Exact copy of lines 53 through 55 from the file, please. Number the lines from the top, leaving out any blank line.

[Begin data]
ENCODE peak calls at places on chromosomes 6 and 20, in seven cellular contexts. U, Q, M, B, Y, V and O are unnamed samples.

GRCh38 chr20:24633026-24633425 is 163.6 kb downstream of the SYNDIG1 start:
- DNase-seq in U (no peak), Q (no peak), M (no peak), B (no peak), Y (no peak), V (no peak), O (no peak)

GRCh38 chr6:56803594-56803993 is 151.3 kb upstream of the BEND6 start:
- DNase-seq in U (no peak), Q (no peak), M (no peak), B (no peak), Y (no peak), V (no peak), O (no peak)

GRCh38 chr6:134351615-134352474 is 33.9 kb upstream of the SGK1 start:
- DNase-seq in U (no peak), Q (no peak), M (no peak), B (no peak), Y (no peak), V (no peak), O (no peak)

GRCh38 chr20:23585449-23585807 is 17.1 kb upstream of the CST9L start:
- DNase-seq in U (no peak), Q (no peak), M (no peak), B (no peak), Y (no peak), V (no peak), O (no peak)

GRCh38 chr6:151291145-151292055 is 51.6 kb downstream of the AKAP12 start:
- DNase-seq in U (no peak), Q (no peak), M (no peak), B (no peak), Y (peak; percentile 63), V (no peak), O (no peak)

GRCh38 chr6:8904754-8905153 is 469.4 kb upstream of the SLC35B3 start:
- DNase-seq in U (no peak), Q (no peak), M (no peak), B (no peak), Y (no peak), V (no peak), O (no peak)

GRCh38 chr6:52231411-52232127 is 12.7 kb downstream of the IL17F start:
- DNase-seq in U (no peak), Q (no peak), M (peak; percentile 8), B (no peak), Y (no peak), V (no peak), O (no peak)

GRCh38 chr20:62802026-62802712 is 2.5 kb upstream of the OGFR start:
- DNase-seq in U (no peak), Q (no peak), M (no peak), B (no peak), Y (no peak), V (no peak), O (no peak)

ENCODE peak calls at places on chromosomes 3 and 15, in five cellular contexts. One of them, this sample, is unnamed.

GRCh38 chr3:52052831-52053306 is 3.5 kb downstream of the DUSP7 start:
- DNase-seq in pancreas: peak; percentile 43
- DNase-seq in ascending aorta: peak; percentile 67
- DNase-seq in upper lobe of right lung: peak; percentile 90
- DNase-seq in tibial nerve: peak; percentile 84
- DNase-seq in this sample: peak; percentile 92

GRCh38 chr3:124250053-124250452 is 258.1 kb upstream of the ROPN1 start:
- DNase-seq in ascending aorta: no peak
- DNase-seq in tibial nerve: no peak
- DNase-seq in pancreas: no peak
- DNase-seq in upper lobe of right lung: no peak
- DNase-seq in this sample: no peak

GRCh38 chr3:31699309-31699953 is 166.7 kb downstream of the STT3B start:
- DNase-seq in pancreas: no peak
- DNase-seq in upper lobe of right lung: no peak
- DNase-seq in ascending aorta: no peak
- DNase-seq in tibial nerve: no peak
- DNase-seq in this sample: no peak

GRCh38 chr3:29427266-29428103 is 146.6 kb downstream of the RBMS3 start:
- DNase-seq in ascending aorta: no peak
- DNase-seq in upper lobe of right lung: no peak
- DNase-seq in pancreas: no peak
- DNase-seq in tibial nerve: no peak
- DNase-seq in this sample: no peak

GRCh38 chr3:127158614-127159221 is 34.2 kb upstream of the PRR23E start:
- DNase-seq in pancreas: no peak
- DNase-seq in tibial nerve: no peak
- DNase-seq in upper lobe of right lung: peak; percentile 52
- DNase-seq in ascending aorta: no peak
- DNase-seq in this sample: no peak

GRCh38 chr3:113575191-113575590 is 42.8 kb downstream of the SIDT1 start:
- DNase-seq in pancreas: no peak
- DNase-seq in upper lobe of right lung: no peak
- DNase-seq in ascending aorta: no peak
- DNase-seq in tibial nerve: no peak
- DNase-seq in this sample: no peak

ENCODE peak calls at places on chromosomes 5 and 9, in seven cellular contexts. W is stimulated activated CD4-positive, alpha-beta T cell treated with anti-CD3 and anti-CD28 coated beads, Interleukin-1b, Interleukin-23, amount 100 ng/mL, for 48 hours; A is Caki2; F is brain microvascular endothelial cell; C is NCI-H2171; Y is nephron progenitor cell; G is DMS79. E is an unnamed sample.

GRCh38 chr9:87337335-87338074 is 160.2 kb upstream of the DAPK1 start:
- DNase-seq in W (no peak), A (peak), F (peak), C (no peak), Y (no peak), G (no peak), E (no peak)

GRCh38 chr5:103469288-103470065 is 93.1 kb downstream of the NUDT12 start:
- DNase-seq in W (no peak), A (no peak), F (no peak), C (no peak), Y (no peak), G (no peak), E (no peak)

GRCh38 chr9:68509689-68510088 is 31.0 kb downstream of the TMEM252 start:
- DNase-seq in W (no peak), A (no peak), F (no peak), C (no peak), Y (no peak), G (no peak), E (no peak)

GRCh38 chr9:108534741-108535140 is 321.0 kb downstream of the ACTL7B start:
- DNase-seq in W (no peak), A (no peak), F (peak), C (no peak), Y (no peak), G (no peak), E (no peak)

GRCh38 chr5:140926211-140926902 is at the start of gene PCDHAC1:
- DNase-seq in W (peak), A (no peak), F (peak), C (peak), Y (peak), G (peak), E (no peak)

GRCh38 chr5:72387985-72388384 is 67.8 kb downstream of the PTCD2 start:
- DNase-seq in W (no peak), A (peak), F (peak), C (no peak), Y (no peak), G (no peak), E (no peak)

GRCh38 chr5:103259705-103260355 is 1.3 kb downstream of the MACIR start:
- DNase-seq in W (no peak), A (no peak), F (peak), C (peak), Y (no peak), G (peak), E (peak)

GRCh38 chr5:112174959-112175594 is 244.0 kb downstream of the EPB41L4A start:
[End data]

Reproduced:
- DNase-seq in tibial nerve: no peak
- DNase-seq in this sample: no peak

ENCODE peak calls at places on chromosomes 5 and 9, in seven cellular contexts. W is stimulated activated CD4-positive, alpha-beta T cell treated with anti-CD3 and anti-CD28 coated beads, Interleukin-1b, Interleukin-23, amount 100 ng/mL, for 48 hours; A is Caki2; F is brain microvascular endothelial cell; C is NCI-H2171; Y is nephron progenitor cell; G is DMS79. E is an unnamed sample.